The summer-long ban on set netting at Arkles Bay will be lifted at midnight on Easter Monday (28 March). Recreational set netting will be allowed at the popular Whangaparaoa fishing spot until Labour Weekend, but must comply with a strict code of practice to meet public safety requirements.
“We have had a ban on set netting in place over summer to allow swimmers and others enjoying water sports to have the freedom of the water,” says Auckland Council’s Regulatory and Bylaws Committee Chair, Councillor Calum Penrose.
"However we need to make room for recreational fishers too. We can do so over winter provided they operate safely and with consideration for other users of the bay."
After Easter, recreational set netting is permitted in Arkles Bay under the following conditions:
- Any set netting occurring during this period must still be in accordance with Fisheries Act requirements administered by the Ministry for Primary Industry. These are explained clearly within a set net code of practice brochure distributed by the Ministry. The brochure also outlines other matters of good practice that set net fishers need to consider.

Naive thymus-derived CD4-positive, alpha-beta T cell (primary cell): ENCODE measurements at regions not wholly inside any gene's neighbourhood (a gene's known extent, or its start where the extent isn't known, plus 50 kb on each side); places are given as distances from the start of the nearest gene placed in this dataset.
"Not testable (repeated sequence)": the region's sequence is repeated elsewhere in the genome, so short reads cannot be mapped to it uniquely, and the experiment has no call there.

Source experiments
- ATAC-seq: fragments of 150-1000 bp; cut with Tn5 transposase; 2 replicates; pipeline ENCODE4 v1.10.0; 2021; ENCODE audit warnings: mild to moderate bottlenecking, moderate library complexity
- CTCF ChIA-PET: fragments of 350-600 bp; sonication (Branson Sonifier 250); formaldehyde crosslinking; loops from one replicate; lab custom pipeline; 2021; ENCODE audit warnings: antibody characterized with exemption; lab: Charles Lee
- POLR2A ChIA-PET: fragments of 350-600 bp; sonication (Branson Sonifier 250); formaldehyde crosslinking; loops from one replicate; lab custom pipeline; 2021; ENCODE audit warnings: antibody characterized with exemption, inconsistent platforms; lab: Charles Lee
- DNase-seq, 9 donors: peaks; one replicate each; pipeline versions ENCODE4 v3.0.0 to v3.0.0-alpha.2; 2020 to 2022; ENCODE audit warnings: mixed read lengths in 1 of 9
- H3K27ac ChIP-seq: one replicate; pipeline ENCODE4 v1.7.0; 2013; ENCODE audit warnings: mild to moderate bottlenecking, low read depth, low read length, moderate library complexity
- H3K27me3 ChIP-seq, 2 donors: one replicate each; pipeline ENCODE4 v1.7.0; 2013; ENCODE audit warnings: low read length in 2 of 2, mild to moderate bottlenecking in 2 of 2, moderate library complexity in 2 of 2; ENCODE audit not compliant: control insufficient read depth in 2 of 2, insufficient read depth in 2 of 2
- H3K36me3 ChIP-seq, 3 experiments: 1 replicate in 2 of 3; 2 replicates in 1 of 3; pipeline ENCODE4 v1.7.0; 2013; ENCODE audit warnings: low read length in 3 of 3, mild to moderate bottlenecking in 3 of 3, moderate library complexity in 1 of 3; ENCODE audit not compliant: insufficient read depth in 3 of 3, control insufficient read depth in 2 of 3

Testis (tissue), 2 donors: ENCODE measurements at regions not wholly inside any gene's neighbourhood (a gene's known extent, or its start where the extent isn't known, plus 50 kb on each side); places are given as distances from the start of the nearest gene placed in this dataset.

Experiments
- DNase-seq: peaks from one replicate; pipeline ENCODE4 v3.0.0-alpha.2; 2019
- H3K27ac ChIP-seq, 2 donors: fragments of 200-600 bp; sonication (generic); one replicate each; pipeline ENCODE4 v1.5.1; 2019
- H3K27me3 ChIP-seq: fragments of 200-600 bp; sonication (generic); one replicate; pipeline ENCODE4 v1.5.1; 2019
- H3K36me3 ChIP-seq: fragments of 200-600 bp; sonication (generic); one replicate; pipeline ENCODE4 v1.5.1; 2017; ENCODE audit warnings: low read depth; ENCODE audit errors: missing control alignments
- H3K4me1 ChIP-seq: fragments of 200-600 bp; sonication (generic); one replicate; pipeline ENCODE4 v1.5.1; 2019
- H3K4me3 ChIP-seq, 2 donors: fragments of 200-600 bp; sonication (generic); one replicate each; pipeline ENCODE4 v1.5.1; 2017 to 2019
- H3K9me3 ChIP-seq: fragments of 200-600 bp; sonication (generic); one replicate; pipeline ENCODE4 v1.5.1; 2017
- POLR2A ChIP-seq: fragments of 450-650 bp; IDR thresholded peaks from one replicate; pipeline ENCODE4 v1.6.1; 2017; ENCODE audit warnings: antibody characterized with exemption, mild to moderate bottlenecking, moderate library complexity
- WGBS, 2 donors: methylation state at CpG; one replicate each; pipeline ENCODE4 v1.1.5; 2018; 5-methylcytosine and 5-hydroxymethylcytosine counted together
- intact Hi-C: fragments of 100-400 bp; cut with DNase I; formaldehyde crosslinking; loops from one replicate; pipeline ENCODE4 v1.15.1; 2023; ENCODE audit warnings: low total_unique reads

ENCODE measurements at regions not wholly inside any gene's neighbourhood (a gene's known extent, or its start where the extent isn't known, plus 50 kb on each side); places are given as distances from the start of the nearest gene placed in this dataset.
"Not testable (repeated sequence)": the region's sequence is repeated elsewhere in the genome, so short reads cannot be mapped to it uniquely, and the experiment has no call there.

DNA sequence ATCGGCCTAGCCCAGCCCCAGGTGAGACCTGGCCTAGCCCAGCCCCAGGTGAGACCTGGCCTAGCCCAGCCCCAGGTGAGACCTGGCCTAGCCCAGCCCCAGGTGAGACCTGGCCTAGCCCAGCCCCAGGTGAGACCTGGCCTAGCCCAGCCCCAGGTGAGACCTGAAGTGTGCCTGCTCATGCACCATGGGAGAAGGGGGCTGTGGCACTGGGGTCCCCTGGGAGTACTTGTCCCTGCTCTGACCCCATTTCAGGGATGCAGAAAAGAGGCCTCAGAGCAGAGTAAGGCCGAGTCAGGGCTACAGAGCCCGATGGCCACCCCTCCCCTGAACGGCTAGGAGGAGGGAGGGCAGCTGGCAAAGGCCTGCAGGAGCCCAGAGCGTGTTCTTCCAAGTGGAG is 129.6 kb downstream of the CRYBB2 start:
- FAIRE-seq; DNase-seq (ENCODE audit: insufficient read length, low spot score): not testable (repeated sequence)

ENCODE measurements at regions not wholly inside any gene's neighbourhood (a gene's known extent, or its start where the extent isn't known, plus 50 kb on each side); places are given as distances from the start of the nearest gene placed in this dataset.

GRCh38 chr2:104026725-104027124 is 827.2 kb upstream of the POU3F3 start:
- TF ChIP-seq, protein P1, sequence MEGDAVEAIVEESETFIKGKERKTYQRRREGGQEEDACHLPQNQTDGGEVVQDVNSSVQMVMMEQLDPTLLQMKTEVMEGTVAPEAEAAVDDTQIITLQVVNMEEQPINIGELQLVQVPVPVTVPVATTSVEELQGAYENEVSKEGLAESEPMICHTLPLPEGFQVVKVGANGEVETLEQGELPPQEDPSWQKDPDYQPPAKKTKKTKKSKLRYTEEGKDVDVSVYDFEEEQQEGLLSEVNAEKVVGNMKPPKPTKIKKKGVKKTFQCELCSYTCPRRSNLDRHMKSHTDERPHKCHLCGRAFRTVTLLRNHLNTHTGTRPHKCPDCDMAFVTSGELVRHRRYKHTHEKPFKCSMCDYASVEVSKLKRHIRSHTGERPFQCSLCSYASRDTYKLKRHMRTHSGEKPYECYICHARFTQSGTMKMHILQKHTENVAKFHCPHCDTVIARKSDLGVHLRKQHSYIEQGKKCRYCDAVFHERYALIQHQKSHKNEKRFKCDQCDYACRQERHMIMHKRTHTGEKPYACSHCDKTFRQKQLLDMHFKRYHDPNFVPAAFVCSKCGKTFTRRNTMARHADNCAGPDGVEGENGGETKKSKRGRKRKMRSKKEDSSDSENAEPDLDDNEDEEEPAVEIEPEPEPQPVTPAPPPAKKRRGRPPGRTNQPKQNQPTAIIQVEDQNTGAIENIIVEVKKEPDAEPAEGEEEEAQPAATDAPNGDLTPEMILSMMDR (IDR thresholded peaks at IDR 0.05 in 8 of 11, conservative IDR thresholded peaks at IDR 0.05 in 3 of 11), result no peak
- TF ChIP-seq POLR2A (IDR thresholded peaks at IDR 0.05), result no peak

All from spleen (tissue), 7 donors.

- Set nets must be marked
- Staking of nets is prohibited
- Set nets must be less than 60m in length
- There is a maximum of one net per person or one net and one bait net per vessel
- Nets must be more than 60m apart
- Using baited nets is prohibited
Grant Barnes, Auckland Council's General Manager Licensing and Compliance Services, says set netters must take care not to breach the council’s Public Safety and Nuisance Bylaw by obstructing the beach.
“Bylaws officers will take action if set netting creates a real and actual nuisance or presents a real and immediate danger to public safety,” he says.
He says action will also be taken if set netting is undertaken in an aggressive and/or intimidating manner; involves the use of vehicles on the beach not associated with the deployment or retrieval of a boat; or establishes a physical obstruction on the beach.
Any person who feels unsafe or intimidated at any time should immediately call the police.
Over the summer the ban resulted in just three complaints, which were about breaches of the ban rather than immediate danger to public safety caused by nets.